Today, I am going to talk about the most misunderstood local fruit in Thailand - the durian.
Honestly, growing up eating durians from Malaysia, I was a hater as well, but after many years here, I gradually realised that things are not what we make it out to be. Firstly, we need to accept that local palates are not the same as ours. For example, I wouldn't walk into MK to have their hotpot even if you beg me to, but last I checked, they have 433 branches in Thailand, so who am I to say they don't know their stuff?
Giving another example, 5 years ago, I brought my staff to Singapore for a business trip. He spent some time scrutinizing some pre-packed durians which were sold for 10SGD per pack. He then looked at me with a perplexed face, "Eddie, why do they sell these durians so expensive? They are rotten." This came from a Thai man on his first-ever overseas trip, and ate Thai durians for 31 years.
I gradually understood that the difference (note that I didn't use the word problem) lies in the fact that Thai durians, unlike Malaysian durians which fall from the tree, are harvested way before they are ripe. That's the way Thais like it, unripe durians with a slight crunch, just mildly sweet and doesn't smell pungent (there is only a light smell when you chew).
However, trust me when I say that Thai durians are sweet and creamy when they are fully-ripe too! Thai durians have been misunderstood, because even for our palates, they are very respectable taste-wise when ripe. The most commonly-found Monthong is sweet and creamy, but less rich and bitter compared to the most popular variants in Malaysia. It does taste a little boring, so if you are looking for a Thai cultivar that tastes closer to what we are used to in Malaysia/Singapore, go for Chanee or Puang Manee. I haven't tasted Kan Yaaw before to give a verdict on it.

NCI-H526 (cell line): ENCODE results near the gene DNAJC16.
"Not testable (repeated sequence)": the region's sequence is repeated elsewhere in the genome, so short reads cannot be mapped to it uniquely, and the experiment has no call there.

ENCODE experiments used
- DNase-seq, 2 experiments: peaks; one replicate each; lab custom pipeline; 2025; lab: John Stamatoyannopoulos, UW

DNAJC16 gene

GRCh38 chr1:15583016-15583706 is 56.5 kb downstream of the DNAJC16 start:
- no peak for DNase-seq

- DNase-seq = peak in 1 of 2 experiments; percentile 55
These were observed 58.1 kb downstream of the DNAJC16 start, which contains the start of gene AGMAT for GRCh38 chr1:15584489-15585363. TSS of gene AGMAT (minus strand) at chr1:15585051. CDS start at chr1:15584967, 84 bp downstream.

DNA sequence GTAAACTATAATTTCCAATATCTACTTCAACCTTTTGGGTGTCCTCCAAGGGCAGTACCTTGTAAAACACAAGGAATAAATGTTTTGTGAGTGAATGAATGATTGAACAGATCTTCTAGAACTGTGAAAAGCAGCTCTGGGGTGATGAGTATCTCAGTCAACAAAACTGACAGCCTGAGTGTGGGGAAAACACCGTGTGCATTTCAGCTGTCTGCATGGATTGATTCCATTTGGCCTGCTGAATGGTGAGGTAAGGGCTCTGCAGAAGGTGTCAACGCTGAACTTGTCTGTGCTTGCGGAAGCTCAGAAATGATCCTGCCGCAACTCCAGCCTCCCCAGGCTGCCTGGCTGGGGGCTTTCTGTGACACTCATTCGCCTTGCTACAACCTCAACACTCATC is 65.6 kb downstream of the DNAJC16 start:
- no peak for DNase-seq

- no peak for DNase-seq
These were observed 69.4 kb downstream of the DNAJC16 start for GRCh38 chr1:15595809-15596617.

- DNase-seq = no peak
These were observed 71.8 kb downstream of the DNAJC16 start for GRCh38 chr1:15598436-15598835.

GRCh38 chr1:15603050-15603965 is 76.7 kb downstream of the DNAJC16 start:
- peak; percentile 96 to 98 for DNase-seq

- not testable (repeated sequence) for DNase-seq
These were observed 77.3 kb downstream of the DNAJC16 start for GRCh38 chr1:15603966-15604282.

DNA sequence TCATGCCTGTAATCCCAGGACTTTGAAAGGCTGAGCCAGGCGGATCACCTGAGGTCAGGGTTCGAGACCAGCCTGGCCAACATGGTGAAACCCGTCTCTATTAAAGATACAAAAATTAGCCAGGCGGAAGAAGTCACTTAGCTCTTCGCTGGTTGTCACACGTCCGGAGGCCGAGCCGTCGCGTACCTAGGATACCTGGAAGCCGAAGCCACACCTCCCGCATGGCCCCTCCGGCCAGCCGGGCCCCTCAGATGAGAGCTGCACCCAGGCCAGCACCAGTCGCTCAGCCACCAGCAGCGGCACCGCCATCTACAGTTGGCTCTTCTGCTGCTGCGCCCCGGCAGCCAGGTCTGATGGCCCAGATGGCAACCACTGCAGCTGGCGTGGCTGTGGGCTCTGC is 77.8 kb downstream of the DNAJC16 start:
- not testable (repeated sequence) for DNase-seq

All said and done, I must admit I have faced difficulty explaining my preferences to durian vendors in Thailand. Like us, they completely misunderstand our durians as over-ripe to the point of being rotten. I have even been spoken to with an air of disbelief and contempt by durian vendors when I explained the kind of durian I wanted. Why can't we just agree to disagree and get on with life?
That's why I got so inspired to write this piece after meeting the nicest ever durian vendor last week (I featured a taxi driver too here). He didn't understand why I wanted 'over-ripe' durians, but opened durian after durian after durian in search of one that's most suitable for me, telling me not to worry and he's not going to charge for the ones I rejected.
|Such nice people!|
|The nicest durian vendor in Bangkok and maybe Thailand!|
It got to the point that I asked him politely to stop, and purchased the ripest one of the lot. The durian was not perfect of course, but for me it was the tastiest sweetest durian I had ever eaten.
Oh, if you have never seen a Thai durian vendor break a durian apart, it is quite a sight (watch video below).
Disclaimer: I was tempted to do a thorough research on Thai durians online before writing this, but decided not to, and share what I personally feel about durians in Thailand through my years of personal experience. If there are any inaccuracies, let me know in the comments!